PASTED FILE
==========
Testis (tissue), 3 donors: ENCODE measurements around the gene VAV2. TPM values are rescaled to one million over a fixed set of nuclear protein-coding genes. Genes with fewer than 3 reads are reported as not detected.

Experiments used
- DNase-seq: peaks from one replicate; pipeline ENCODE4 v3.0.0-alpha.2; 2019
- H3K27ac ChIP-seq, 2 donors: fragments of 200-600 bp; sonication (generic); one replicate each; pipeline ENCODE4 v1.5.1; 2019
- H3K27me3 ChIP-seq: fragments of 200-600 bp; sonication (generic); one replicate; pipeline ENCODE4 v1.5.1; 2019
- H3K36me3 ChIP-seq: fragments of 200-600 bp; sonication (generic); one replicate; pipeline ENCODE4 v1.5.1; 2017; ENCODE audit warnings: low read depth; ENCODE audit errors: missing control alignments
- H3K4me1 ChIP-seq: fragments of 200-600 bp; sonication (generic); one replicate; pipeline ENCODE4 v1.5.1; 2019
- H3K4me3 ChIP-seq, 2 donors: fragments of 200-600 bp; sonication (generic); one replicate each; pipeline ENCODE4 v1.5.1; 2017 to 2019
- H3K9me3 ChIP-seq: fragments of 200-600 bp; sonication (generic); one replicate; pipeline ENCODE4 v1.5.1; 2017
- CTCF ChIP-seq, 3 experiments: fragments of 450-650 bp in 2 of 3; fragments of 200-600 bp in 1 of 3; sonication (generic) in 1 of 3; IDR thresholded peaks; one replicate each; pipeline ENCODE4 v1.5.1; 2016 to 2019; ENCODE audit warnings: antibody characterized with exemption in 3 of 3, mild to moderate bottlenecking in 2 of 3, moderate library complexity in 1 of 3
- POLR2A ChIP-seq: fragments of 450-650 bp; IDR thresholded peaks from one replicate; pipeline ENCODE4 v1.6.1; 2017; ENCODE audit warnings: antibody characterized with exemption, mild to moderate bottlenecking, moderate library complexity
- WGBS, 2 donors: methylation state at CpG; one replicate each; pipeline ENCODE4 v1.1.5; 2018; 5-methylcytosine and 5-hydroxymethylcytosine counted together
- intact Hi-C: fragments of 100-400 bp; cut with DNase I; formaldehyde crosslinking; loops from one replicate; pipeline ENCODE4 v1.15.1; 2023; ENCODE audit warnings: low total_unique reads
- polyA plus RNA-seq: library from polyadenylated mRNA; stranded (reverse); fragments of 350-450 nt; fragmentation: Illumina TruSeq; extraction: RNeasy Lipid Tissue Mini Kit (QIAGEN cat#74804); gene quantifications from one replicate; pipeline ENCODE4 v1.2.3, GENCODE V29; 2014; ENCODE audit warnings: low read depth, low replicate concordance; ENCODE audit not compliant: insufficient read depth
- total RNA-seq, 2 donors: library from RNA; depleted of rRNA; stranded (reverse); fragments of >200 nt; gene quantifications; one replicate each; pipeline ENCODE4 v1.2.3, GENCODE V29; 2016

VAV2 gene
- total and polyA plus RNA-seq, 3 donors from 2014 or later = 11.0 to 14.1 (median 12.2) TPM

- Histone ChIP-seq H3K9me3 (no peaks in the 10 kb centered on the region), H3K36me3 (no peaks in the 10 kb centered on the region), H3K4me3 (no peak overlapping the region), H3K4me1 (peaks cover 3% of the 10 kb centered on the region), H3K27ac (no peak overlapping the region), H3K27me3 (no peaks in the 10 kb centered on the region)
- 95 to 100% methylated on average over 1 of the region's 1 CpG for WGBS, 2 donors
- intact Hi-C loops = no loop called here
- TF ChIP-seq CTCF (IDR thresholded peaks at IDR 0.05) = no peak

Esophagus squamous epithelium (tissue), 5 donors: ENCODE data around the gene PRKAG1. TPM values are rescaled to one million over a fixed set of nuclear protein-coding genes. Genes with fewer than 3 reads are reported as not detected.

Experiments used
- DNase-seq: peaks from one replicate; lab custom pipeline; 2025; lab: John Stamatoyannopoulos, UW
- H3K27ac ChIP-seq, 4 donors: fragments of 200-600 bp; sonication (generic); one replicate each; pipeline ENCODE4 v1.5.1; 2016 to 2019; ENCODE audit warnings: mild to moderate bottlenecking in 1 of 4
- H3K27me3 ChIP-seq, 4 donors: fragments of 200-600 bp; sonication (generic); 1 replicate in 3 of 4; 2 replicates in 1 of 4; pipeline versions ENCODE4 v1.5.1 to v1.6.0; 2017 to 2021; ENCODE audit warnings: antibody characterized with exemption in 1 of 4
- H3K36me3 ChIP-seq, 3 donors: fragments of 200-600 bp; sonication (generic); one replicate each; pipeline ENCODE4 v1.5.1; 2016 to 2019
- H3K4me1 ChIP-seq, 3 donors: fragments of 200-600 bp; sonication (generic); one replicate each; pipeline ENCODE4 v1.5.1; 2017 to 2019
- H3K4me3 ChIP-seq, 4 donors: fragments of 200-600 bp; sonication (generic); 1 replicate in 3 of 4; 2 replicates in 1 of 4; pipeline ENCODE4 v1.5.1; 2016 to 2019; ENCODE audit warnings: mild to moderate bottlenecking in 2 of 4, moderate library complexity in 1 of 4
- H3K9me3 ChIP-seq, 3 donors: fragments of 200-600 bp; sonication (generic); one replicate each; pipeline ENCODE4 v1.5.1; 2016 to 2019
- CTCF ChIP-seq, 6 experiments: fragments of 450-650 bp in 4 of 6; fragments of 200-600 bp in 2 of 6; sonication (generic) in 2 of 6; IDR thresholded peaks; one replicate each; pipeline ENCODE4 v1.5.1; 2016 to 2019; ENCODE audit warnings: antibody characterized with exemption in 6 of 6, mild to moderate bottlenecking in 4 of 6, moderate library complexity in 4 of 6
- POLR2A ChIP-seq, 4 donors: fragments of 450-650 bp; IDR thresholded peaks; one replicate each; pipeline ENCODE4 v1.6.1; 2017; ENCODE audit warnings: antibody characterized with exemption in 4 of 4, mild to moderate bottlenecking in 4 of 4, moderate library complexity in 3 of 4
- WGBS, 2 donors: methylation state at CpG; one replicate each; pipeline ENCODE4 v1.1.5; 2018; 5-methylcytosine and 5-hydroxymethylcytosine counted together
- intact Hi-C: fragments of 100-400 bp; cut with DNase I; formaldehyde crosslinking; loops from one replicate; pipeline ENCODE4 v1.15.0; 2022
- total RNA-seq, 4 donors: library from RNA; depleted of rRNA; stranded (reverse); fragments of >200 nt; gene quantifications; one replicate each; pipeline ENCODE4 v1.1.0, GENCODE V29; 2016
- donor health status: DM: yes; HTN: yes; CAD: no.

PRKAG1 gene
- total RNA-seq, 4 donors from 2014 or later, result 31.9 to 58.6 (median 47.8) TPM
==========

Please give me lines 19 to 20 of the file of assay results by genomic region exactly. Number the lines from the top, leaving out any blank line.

- 95 to 100% methylated on average over 1 of the region's 1 CpG for WGBS, 2 donors
- intact Hi-C loops = no loop called here